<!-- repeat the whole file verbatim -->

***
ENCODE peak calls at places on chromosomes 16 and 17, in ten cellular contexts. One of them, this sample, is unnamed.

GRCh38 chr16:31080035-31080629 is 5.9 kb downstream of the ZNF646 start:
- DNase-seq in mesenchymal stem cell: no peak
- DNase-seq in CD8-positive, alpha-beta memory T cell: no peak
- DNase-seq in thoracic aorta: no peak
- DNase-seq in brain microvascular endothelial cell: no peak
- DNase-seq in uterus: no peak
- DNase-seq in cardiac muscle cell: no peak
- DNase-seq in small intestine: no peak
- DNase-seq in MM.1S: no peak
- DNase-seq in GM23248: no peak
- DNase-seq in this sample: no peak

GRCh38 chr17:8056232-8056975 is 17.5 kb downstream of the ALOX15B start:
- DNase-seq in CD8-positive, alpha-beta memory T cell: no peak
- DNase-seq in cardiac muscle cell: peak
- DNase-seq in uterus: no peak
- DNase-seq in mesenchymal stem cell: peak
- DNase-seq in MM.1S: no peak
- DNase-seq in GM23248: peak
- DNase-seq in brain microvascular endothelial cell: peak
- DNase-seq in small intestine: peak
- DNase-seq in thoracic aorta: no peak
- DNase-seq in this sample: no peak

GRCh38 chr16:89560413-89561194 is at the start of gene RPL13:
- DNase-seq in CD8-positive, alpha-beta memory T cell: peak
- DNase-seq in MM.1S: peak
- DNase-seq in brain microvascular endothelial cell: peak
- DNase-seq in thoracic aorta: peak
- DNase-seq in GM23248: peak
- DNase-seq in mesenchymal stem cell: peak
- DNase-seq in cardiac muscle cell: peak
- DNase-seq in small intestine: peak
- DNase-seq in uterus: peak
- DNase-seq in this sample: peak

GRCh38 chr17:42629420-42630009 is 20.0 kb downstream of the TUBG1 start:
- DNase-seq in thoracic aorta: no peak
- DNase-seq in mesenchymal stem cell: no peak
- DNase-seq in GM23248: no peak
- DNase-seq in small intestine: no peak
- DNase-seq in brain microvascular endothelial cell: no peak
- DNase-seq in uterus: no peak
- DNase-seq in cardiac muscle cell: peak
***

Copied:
ENCODE peak calls at places on chromosomes 16 and 17, in ten cellular contexts. One of them, this sample, is unnamed.

GRCh38 chr16:31080035-31080629 is 5.9 kb downstream of the ZNF646 start:
- DNase-seq in mesenchymal stem cell: no peak
- DNase-seq in CD8-positive, alpha-beta memory T cell: no peak
- DNase-seq in thoracic aorta: no peak
- DNase-seq in brain microvascular endothelial cell: no peak
- DNase-seq in uterus: no peak
- DNase-seq in cardiac muscle cell: no peak
- DNase-seq in small intestine: no peak
- DNase-seq in MM.1S: no peak
- DNase-seq in GM23248: no peak
- DNase-seq in this sample: no peak

GRCh38 chr17:8056232-8056975 is 17.5 kb downstream of the ALOX15B start:
- DNase-seq in CD8-positive, alpha-beta memory T cell: no peak
- DNase-seq in cardiac muscle cell: peak
- DNase-seq in uterus: no peak
- DNase-seq in mesenchymal stem cell: peak
- DNase-seq in MM.1S: no peak
- DNase-seq in GM23248: peak
- DNase-seq in brain microvascular endothelial cell: peak
- DNase-seq in small intestine: peak
- DNase-seq in thoracic aorta: no peak
- DNase-seq in this sample: no peak

GRCh38 chr16:89560413-89561194 is at the start of gene RPL13:
- DNase-seq in CD8-positive, alpha-beta memory T cell: peak
- DNase-seq in MM.1S: peak
- DNase-seq in brain microvascular endothelial cell: peak
- DNase-seq in thoracic aorta: peak
- DNase-seq in GM23248: peak
- DNase-seq in mesenchymal stem cell: peak
- DNase-seq in cardiac muscle cell: peak
- DNase-seq in small intestine: peak
- DNase-seq in uterus: peak
- DNase-seq in this sample: peak

GRCh38 chr17:42629420-42630009 is 20.0 kb downstream of the TUBG1 start:
- DNase-seq in thoracic aorta: no peak
- DNase-seq in mesenchymal stem cell: no peak
- DNase-seq in GM23248: no peak
- DNase-seq in small intestine: no peak
- DNase-seq in brain microvascular endothelial cell: no peak
- DNase-seq in uterus: no peak
- DNase-seq in cardiac muscle cell: peak